Part of a continuing series:
I’m continuing to work on this 1942 GE radio which I’ve been enjoying in my office for a year, and now it’s time to make it play again. I’ve pulled the chassis out of its cabinet for inspection, made a test jig, and rebuilt the multi-section can capacitor above the chassis due to lack of room underneath for mounting replacements. In this issue, I’m going through the capacitors and cleaning up a few other issues that cropped up along the way.
As we’ve already seen, there’s a fair amount going on down here. For all the empty space under this large chassis, General Electric’s engineers decided for one reason or another to use only about 1/3 of the available space and pack everything into that area as tightly as possible. There may have been some interference concerns, but I suspect a cost-saving measure for one reason or another that’s long lost to history. It does make it a lot of fun to work on, as capacitors are tucked in between the band switch, three layers deep under wiring and resistors, or otherwise made as annoying as possible to access. I’ve been spending a good bit of time with a needle-nose in each hand and that requires a special amount of coordination that makes for slow going.
This radio uses an interesting arrangement. On shortwave or AM bands, the first tube is a tuned RF amplifier helping with distant reception. On the FM band, the first tube is switched into the first stage of a cascade converter system where there’s a two-stage stepdown to the 4.3MHz intermediate frequency – this was done because at the time, tubes didn’t have the bandwidth to perform the conversion in one step without losing quality. It makes for a crowded and more complicated circuit, though, as quite a few coils are switched in and out depending on what’s being requested at the time.
The radio bears evidence of having been serviced many times throughout its life with several different brands of capacitors from varying ages, date codes ranging from 1940 up into the ’60s. There’s the usual poor soldering in a few spots, clipped component leads left on terminals, and general quick re-work but by and large it’s in decent shape and doesn’t appear to have been “hacked on” very much.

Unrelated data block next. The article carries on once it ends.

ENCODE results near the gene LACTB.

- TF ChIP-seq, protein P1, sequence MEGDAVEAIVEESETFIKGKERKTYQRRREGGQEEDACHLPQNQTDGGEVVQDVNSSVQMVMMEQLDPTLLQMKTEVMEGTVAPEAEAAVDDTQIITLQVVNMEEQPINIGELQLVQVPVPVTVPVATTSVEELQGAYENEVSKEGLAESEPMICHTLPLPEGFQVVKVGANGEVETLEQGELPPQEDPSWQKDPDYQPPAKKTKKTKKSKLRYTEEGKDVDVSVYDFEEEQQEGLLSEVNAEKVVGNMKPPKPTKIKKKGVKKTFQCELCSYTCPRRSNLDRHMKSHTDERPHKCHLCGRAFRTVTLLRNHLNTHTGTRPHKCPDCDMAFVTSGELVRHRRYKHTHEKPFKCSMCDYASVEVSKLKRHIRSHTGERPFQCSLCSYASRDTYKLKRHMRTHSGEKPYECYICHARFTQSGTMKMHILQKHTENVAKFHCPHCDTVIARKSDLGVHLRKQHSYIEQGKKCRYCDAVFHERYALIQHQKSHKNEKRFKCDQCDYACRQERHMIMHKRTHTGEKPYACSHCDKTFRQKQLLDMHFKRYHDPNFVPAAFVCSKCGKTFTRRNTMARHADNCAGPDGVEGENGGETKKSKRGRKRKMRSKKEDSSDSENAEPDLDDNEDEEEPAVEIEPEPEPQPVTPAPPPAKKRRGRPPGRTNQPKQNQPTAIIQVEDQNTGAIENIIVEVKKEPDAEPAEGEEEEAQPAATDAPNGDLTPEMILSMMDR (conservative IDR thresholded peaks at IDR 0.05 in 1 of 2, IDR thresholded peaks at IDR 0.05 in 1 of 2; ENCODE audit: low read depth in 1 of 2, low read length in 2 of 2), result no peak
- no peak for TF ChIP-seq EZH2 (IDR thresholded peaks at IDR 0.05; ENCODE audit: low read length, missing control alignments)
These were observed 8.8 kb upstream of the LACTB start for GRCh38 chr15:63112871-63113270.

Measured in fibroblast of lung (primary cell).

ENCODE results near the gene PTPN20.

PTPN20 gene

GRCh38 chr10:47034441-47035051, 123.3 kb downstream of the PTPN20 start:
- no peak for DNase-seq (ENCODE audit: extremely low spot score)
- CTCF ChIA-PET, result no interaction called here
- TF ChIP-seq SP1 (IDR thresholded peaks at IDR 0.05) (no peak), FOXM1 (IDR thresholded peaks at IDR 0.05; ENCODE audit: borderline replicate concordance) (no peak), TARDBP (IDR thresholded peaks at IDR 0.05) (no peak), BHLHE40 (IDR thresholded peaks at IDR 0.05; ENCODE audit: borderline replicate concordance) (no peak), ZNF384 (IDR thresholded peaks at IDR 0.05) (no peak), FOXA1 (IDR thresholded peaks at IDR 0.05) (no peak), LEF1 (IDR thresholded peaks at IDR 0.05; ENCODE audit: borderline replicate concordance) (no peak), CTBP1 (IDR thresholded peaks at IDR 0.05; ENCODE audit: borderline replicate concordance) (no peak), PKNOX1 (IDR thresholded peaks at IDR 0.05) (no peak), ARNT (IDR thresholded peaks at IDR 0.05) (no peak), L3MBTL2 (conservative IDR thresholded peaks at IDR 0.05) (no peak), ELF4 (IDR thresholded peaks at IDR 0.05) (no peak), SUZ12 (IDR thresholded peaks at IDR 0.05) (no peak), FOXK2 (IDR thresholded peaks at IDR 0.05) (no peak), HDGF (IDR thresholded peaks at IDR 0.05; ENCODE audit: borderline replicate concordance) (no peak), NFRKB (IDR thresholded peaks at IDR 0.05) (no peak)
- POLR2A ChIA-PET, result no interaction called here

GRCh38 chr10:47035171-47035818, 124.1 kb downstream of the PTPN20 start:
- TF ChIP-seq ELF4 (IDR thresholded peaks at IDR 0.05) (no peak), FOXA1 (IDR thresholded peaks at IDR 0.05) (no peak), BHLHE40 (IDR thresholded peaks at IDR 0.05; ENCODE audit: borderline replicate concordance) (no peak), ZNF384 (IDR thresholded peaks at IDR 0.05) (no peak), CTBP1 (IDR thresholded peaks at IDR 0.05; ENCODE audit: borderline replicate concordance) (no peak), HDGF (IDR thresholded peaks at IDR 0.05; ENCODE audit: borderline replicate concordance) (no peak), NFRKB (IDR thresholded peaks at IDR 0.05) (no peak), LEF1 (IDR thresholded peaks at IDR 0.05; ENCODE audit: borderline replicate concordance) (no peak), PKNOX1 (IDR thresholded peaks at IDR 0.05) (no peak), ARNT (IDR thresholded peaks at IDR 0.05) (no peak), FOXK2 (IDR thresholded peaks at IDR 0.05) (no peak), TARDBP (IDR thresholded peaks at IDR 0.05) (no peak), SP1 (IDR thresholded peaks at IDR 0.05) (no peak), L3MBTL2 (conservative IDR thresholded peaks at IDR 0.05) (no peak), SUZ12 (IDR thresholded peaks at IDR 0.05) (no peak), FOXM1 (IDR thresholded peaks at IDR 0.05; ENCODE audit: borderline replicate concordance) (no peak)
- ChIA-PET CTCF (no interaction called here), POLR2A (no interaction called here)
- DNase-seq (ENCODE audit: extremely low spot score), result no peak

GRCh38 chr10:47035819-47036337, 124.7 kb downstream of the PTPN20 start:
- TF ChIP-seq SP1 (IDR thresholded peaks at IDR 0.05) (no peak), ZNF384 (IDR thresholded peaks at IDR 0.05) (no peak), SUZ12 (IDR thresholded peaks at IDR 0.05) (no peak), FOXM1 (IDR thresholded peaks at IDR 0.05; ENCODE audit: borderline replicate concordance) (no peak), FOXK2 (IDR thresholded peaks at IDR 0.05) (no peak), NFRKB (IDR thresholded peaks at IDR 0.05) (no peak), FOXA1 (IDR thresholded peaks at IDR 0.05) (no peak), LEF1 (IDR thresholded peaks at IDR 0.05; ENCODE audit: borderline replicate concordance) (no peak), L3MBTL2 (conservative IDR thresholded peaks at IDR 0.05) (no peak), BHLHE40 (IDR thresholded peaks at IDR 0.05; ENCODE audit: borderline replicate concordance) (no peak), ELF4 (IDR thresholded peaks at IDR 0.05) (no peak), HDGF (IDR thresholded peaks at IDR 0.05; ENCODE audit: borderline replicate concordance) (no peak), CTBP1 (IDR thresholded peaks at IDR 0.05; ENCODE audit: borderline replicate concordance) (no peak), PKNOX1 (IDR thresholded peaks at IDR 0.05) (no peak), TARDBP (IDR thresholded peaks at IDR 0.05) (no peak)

I began replacing capacitors one by one, mixing radial or axial styles depending on the location, and came to a resistor that had burned out – just to the right of the red clip I’m using as a marker.
My copy of the schematic wasn’t very readable, but another hobbyist was able to supply me a better scan and I ended up purchasing the complete set of high-resolution media as a result of seeing this sample.
With this wiring snip, the full schematic diagram, and some confirmation from another hobbyist I was able to identify the burned out resistor as R-11, 2.2K Ohms 2W, which supplies B+ voltage through IF transformer T1 to the plate of the 6SG7 converter. Capacitor C-32, a 0.02uF coupling capacitor, was shorted which passed B+ directly to ground and caused it to burn up quickly. This obviously happened at least once in the past, as C-32 was a replacement as was that resistor.
Capacitor replacement followed pretty unexcitingly, assisted by my Hakko for cleaning up terminals. I rebuilt the above-chassis capacitor block in Part 3, linked from above. It’s slow going due to the large amount of brittle, crumbling rubber wire and tight quarters. Many restorers advise either replacing or covering with heat shrink this wiring as if it crumbles, it could short out. Mine is mostly intact, and by taking extra care not to bend – just to push – the wiring around I’ve avoided having any crumbling accidents so will not be doing that time-consuming step unless it turns out later that it’s absolutely necessary.
Very unfortunately, though, a tie point snapped off the socket below the molding while trying to replace one of its connections. These loctal sockets seem more fragile than the octal sockets used in 9 of 11 tubes in the radio. I ordered a set of brand new ceramic loctal sockets from Angela Electronics who boast “Since 1977 we’ve supplied thousands of hard to find items to musicians and tube audio enthusiasts worldwide.” Hard to find no question, as they’re the only site I’ve found that sells loctal sockets – as well as brand new ceramic 5- and 6-pin sockets! On this fact alone, they’ve got all my business for new sockets going forward.
The socket arrived; I carefully remove the wiring from the terminals and drill out the rivets for the socket to replace.